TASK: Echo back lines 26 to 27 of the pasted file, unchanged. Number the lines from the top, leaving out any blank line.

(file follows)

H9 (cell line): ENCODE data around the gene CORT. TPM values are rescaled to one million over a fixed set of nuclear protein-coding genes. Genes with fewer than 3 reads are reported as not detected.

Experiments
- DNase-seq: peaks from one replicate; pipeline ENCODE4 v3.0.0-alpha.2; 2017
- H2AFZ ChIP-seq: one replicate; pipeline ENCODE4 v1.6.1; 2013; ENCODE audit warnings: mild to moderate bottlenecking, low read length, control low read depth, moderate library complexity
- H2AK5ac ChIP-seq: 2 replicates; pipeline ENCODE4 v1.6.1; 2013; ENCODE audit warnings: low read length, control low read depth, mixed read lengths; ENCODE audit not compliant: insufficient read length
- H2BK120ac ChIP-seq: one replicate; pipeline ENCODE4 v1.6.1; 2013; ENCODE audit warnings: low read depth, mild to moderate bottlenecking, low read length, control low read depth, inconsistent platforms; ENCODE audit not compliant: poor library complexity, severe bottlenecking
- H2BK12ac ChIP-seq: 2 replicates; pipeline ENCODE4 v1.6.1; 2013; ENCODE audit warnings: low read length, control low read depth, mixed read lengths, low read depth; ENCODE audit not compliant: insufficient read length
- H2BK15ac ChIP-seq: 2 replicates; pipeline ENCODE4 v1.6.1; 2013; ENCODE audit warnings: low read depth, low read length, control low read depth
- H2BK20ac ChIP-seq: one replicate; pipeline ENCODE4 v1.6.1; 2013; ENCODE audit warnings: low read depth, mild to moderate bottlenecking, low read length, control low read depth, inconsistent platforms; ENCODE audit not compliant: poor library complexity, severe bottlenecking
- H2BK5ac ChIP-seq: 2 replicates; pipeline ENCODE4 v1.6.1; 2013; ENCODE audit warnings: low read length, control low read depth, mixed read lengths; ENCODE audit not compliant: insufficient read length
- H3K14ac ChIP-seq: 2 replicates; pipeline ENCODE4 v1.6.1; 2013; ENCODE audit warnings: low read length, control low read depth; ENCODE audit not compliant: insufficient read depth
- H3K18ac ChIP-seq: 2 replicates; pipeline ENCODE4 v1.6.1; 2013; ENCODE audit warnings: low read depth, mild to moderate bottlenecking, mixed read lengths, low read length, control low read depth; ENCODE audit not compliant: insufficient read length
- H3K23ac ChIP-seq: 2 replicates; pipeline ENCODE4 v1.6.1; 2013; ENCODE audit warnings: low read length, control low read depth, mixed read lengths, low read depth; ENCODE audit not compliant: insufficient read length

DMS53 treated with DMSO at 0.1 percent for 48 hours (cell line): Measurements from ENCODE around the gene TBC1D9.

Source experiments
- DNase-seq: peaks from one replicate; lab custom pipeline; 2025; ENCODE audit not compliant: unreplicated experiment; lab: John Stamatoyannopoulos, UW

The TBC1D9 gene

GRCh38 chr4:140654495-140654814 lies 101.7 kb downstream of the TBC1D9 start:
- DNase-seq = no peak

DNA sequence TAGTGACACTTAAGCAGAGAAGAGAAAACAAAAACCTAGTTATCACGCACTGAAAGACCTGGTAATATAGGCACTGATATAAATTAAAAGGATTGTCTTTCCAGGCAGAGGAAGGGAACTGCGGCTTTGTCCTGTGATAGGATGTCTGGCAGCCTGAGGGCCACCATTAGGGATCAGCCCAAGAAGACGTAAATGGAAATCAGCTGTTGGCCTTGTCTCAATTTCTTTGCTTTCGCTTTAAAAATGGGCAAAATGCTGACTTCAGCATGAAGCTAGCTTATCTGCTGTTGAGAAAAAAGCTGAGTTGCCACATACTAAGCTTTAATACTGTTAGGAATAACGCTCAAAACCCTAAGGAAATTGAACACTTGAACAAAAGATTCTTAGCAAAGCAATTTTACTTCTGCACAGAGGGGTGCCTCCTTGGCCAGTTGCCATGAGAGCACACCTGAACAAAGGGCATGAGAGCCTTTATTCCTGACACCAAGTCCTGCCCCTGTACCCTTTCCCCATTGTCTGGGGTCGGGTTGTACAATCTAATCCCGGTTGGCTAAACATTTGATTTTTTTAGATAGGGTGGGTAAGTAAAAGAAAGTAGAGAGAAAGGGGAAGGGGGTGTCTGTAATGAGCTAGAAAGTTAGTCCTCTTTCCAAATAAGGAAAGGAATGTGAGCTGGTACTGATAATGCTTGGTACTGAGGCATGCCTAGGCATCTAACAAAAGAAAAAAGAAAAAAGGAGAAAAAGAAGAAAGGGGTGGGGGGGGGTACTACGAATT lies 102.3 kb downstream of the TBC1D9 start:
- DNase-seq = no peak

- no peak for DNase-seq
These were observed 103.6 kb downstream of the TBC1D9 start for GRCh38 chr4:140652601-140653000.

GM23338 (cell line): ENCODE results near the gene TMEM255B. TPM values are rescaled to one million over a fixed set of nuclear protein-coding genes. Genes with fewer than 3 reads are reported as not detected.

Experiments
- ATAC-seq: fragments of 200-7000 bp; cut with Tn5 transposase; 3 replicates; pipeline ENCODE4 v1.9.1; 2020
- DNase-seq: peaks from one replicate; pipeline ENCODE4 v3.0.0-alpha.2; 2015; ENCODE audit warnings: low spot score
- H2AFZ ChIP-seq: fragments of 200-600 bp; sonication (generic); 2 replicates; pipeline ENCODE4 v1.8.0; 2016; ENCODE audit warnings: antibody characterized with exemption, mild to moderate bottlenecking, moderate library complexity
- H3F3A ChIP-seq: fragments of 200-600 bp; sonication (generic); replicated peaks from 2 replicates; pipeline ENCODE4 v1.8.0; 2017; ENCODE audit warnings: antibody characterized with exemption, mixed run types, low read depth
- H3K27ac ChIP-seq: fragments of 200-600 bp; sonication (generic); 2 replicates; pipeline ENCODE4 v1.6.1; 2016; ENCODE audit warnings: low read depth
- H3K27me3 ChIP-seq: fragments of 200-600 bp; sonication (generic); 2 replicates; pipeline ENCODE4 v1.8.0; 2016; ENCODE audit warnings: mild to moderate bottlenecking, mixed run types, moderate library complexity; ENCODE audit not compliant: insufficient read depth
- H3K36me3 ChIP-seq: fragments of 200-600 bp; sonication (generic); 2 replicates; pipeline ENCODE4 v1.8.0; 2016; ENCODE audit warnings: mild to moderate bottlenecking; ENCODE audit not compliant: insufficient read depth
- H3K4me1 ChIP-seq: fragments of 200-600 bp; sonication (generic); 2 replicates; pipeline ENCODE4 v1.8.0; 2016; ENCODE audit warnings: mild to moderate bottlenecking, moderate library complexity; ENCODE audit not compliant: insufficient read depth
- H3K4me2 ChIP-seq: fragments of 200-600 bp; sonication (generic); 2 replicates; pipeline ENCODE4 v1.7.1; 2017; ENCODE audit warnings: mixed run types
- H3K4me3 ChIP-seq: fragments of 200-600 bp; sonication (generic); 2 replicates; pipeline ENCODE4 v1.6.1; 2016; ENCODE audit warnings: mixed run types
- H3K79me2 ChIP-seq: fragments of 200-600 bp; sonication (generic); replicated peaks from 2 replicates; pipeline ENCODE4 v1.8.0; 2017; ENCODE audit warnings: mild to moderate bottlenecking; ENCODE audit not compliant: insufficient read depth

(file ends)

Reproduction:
- ATAC-seq: fragments of 200-7000 bp; cut with Tn5 transposase; 3 replicates; pipeline ENCODE4 v1.9.1; 2020
- DNase-seq: peaks from one replicate; pipeline ENCODE4 v3.0.0-alpha.2; 2015; ENCODE audit warnings: low spot score